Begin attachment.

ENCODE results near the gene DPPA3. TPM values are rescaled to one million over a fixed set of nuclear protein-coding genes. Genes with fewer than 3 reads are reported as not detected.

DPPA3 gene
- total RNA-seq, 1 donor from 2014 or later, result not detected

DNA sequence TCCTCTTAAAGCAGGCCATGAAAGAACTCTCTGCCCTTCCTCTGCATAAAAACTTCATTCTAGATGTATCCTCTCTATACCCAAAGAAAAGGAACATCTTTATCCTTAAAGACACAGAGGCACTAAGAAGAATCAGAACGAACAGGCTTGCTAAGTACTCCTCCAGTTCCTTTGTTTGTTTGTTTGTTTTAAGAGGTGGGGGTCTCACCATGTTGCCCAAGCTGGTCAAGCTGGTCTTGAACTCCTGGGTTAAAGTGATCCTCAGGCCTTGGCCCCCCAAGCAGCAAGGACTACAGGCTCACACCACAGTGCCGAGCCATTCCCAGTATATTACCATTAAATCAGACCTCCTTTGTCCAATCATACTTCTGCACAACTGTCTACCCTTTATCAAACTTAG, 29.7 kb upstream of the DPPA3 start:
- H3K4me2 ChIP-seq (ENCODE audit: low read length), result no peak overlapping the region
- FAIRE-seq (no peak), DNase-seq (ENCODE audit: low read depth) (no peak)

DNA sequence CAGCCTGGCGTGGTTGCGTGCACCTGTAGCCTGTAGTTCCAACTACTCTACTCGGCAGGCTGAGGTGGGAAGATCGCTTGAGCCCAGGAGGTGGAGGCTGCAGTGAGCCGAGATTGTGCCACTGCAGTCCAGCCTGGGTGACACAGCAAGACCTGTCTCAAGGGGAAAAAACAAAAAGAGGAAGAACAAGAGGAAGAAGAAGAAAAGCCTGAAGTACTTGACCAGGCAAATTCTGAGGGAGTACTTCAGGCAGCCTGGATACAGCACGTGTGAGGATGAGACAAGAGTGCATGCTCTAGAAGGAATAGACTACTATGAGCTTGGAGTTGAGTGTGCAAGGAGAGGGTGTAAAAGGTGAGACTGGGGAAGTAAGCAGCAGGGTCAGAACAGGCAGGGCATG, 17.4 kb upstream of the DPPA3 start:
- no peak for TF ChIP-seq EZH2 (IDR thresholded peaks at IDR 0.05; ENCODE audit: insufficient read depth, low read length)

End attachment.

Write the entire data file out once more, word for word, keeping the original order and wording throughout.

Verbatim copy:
ENCODE results near the gene DPPA3. TPM values are rescaled to one million over a fixed set of nuclear protein-coding genes. Genes with fewer than 3 reads are reported as not detected.

DPPA3 gene
- total RNA-seq, 1 donor from 2014 or later, result not detected

DNA sequence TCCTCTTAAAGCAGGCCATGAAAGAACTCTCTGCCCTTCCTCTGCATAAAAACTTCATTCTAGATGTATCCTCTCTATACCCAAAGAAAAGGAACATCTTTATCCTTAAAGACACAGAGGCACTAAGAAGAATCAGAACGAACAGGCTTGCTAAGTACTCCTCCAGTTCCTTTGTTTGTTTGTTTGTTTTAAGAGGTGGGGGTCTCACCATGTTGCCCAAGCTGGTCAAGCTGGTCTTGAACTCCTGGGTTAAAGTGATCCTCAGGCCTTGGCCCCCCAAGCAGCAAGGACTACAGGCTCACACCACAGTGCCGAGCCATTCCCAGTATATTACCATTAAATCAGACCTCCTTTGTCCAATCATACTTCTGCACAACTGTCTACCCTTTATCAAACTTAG, 29.7 kb upstream of the DPPA3 start:
- H3K4me2 ChIP-seq (ENCODE audit: low read length), result no peak overlapping the region
- FAIRE-seq (no peak), DNase-seq (ENCODE audit: low read depth) (no peak)

DNA sequence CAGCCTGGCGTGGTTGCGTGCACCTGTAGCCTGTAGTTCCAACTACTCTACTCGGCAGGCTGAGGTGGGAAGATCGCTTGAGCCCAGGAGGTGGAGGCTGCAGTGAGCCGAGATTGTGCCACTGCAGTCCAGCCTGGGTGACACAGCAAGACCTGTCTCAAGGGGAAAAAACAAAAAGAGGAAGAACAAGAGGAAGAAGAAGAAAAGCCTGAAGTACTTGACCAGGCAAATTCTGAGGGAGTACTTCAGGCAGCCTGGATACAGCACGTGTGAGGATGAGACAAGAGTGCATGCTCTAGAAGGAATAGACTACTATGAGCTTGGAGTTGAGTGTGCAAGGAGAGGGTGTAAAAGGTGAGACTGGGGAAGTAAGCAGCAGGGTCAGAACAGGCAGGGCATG, 17.4 kb upstream of the DPPA3 start:
- no peak for TF ChIP-seq EZH2 (IDR thresholded peaks at IDR 0.05; ENCODE audit: insufficient read depth, low read length)